Dell-a-vision has not faded, and Finksburg residents have not tuned it out.
Carroll Commissioner Donald I. Dell yesterday continued to tout his plan to extend Interstate 795, even though the other two commissioners have said they oppose it.
And a citizens group organized last month in Finksburg elected officers and formed committees Tuesday night. The group plans a public meeting in July about the issue.
Mr. Dell, who links the road extension to his plan to build an incinerator at the Northern Landfill, said his decisions are not politically motivated.
Speaking at a Carroll County Chamber of Commerce County Relations Committee meeting at the Carroll County Public Library headquarters, Mr. Dell said Commissioner Elmer C. Lippy's recent decision to oppose the I-795 extension was made under pressure from constituents.
"Mr. Lippy said he reversed his position after doing some research, but he hasn't told me what that research was. I think there was some political pressure in that," Mr. Dell said.
"I don't think about politics when I make a decision. I make decisions based on what I think is good and necessary for the county. If I don't get elected next time, I will go on and the county will go on," Mr. Dell said.
The commissioner has proposed extending I-795 roughly parallel to Route 140 from Baltimore County through Carroll to connect with Route 15 in Pennsylvania. He also wants to build a waste-to-energy plant at the landfill that would burn trash to generate electricity, and to industrialize the Route 140 corridor between Finksburg and Westminster.
In February, Mr. Lippy said he supported Mr. Dell's plan to extend the road. Last week, he said he had heard from about 20 constituents who opposed the plan, a number he said he considered "a lot" on one issue.
Mr. Lippy said he would like to see a bypass built around Route 30 and light-rail lines extended to Carroll. Another option would be to make no changes, he said.
Commissioner Julia W. Gouge has said she supports the Route 30 bypass.
Mr. Dell said, "Things aren't as negative about the 795 project as people would have you believe. Everywhere I go, I get compliments and positive comments about the project."
He said he mentioned the road extension and incinerator in his 1990 campaign.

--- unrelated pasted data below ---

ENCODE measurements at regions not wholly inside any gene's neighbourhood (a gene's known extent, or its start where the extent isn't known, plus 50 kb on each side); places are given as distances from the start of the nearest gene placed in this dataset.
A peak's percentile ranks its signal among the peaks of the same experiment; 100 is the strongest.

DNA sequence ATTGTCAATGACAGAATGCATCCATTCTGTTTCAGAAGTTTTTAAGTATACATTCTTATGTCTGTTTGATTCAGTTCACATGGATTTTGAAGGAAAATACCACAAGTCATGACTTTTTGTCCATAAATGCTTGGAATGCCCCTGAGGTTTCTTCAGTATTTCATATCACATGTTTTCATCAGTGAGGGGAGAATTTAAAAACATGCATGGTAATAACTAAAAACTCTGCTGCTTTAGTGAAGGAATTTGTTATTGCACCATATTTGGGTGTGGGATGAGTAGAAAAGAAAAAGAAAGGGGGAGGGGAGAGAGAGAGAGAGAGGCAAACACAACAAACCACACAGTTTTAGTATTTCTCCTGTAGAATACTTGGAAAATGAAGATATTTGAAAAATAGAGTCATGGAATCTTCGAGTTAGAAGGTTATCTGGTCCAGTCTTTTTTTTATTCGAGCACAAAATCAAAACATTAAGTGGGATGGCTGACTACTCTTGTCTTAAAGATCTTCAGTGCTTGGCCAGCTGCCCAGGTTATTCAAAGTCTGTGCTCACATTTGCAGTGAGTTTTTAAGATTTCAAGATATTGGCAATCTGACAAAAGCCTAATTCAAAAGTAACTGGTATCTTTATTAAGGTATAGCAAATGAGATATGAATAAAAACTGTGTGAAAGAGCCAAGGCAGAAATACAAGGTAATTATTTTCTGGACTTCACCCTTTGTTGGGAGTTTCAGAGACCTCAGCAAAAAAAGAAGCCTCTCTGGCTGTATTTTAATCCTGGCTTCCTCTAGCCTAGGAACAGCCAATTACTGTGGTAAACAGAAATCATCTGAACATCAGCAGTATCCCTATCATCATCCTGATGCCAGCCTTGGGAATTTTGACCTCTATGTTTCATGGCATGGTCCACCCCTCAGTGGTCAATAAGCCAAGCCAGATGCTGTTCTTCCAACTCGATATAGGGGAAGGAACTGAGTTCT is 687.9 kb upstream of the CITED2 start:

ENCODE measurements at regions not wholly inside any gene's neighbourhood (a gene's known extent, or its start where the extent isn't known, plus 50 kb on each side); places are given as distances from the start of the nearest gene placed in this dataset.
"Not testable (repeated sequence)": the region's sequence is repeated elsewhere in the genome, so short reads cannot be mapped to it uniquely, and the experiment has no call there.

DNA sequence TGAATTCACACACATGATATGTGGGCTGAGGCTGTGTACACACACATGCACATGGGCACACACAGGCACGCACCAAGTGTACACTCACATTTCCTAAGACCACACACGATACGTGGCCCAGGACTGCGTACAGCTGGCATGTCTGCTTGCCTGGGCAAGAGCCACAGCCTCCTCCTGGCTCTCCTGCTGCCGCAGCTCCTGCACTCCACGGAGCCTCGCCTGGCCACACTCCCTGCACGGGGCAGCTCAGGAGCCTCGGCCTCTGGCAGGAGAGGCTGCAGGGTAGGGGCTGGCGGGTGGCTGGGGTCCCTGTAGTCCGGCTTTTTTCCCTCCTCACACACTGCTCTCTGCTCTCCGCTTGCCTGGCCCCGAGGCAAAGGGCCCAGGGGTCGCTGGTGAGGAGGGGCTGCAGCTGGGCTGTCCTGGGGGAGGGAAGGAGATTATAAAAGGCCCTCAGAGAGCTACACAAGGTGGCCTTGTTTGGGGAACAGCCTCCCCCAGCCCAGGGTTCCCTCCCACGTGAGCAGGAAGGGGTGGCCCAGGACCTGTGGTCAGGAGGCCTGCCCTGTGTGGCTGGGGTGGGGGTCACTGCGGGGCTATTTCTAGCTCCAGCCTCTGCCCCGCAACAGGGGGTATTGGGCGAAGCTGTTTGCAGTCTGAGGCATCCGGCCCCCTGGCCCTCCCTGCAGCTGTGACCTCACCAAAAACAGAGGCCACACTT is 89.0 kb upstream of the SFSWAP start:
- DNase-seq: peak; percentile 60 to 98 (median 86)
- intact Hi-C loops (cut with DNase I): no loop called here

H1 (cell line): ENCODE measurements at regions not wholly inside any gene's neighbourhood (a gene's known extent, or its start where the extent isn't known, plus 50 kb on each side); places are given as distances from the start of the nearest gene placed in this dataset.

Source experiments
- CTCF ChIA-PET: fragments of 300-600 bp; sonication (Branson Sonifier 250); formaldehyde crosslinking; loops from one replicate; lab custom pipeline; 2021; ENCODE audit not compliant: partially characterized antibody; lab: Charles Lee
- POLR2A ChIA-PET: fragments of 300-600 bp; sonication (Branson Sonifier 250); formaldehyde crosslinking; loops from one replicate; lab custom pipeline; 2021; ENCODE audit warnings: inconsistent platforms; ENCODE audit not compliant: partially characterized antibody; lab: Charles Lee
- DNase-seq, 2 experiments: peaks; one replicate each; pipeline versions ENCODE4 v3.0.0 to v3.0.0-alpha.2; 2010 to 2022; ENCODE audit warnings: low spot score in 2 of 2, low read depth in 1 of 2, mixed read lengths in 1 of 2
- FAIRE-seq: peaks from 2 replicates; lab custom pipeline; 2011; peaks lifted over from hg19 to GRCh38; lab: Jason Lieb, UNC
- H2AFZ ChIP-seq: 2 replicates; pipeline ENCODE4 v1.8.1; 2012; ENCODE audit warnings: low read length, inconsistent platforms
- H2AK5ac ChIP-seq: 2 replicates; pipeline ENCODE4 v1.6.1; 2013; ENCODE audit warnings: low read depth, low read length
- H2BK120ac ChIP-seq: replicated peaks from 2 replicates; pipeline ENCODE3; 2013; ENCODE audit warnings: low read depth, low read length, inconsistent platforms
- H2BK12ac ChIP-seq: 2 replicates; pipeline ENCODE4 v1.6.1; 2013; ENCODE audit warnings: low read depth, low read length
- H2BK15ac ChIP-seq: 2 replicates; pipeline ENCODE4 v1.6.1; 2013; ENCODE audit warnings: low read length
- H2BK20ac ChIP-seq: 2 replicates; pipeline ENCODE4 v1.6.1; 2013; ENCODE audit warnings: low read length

"At that point, I didn't really know what I was talking about," Mr. Dell said. "But now, after looking into them, I'm a strong believer in both of them.
"I know it is useless to go to the federal government by myself," he said. "It may not happen for a few years -- until another group of commissioners comes on board."
Some Chamber members said Mr. Dell's idea would be a way to bring economic development to the county and reduce traffic problems.
"This appears to be an excellent idea, and I couldn't see why people were against it," said Dottie Wells, Chamber president and manager of O'Conor, Piper and Flynn's Westminster office.
Frank Wanken of Baltimore Gas & Electric Co. said, "Harford County is beating the pants off of us because they have [Interstate] 95. I applaud your efforts to put things on the table, and it is to your credit that you have the foresight to see something is needed."
Some committee members suggested Mr. Dell hire a consultant to study the highway extension.
Some county residents -- one of whom coined the term "Dell-a-vision" -- said they oppose the highway extension because it would disrupt the quiet, country atmosphere of their neighborhoods and hurt their property values. Some suggested widening Route 140 instead.
On Tuesday, about 20 members of the Carroll County Civic Association met at the home of one resident to plan their campaign. They elected Mary Lewis as president, Bill Keeney as vice president, Sue Schwartz as secretary and Michelle Hudgins as treasurer. All live in Finksburg.
The residents formed committees to study the different parts of Mr. Dell's plan, group spokeswoman Debbie Ridgely said yesterday. They plan a public meeting in July for people to learn more about the issues and the citizens group, she said.
They also adopted a mission statement that says the group will address growth issues in Carroll and "take an active role in influencing government decisions."
Association dues are $10 a year for an individual and $25 a year for a family, Mrs. Ridgely said.
For information about the association, write P.O. Box 1761, Westminster, Md., 21158-8761.